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It has been almost 12 years since the death of my husband, and I learned a lot walking the road of grief. Perhaps my biggest lesson, though, was the discovery of how little I actually knew of loss, grief and how to comfort the bereaved.

Rebecca Hayford Bauer

So many times in the past, I had sought to comfort others, and in retrospect, realized how little of comfort I actually had to offer. I meant well; but I didn’t know. That is not to discourage anyone from offering help and comfort. Please offer comfort! But may I offer you a few guidelines to consider:

Don’t feel compelled to say something. I have chuckled over a verse in Job in which one of his comforters says, “My anxious thoughts make me answer” (20:2, NKJV). Yeah. I’ve done that, too! On my journey there were always four things that truly comforted me.

  1. “I love you.” Paul writes simply, “Love edifies” (1 Cor. 8:1).
  2. “I’m so sorry.” Scripture exhorts us to “weep with those who weep” (Rom. 12:15), but we’re not usually comfortable with that activity. In the case of loss, compassion and sympathy go a long way.
  3. “I’m praying for you.” Colossians 1:9 encourages us to “not cease to pray” for one another. Believe me when I say … the prayers of the body of Christ are what got me through every day for a very long time.
  4. A memory. In the days following his death, it always made me happy and proud to hear other people’s loving memories of Scott.

Let the bereaved guide the conversation. I found my stamina—physically and emotionally—so limited in the first year, and when that day’s quota was up, I had to go home. Period. Let the bereaved guide the conversation—in both topic and length. They know what they can handle.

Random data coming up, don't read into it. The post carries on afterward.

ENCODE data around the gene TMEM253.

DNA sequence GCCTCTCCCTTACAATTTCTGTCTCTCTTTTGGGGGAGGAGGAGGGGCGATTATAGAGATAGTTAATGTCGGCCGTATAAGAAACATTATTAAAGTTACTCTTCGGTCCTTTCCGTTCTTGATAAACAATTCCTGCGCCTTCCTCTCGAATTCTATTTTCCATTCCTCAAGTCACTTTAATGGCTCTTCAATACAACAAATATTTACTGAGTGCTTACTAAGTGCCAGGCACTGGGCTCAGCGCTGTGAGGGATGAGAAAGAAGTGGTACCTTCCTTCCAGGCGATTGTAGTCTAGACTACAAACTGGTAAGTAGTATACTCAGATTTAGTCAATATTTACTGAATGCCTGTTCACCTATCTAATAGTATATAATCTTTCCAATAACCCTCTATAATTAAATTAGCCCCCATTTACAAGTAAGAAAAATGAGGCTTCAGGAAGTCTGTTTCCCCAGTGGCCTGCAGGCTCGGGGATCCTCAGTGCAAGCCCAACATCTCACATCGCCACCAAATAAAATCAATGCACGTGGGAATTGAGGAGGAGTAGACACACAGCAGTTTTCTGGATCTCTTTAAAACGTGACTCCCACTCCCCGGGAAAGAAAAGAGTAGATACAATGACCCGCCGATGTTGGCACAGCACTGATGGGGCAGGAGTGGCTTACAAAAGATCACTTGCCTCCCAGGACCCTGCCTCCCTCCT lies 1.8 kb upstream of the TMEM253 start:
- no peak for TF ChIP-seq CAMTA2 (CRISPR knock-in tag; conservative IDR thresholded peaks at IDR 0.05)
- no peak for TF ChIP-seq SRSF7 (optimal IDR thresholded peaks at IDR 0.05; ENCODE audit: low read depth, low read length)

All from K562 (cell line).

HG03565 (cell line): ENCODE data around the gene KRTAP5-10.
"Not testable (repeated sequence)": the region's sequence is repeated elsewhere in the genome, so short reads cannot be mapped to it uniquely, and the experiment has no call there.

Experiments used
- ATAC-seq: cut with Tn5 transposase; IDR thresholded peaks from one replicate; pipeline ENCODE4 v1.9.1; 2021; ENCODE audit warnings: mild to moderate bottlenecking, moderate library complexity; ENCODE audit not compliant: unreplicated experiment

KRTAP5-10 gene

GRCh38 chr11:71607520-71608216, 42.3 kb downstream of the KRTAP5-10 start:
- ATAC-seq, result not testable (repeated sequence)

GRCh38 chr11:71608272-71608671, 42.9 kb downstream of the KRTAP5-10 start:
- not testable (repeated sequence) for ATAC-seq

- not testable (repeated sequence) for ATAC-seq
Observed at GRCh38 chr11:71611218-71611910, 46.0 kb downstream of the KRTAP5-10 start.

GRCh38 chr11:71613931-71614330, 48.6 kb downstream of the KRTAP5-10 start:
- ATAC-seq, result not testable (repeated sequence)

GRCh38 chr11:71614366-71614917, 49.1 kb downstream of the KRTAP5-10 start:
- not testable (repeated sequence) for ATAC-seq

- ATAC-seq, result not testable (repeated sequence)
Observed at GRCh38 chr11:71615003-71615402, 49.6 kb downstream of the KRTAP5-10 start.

The process takes longer than we think. Life moves on quickly for those who have not suffered the loss; it can move incredibly slowly for those who are in it. Put reminders on your calendar to keep the bereaved close in your hearts, in your prayers and in actual contact.

Respect their loss. Probably the most difficult thing is that every journey of loss is different. What comforted one person may or may not comfort someone else … even if the loss looks the same.

One of the kindest things that anyone said to me was from a woman whose husband died exactly the same way that mine did—from a brain aneurysm. The difference was that she and her husband had been married 56 years, while Scott and I had shared only 27. Though from the outside the circumstances looked identical, Gladys wrote in a card, “I have no idea how this would have felt … and it has grieved me for you that you only got to have him for 27 years.”

In my heart I have thanked her many times for that comment. She didn’t just “lump me in” with everyone else who had lost a spouse. She acknowledged it specifically—Rebecca, Scott, 27 years. Her comments validated and respected my loss.

And so dear comforter: May the Lord bless you as you seek to comfort your friend or family member. May He pour out upon you the wisdom of the Comforter. May He give you the grace to know when to speak and when to be silent. May He give you hands to help, memories to share and endurance in the process. In the name of Jesus, Amen.

This article is adapted from Life After Grief: Choosing the Path to Healing by Rebecca Hayford Bauer, copyright 2014. Published by Chosen Books, a division of Baker Publishing Group. Used by permission. Rebecca Bauer is the daughter of Pastor Jack Hayford and lost her husband, Foursquare Pastor Scott Bauer, to a brain aneurysm in 2003. She now serves as the Van Nuys campus director at The King’s University.

is an ordained Foursquare minister and serves as the Van Nuys campus director of The King's University.


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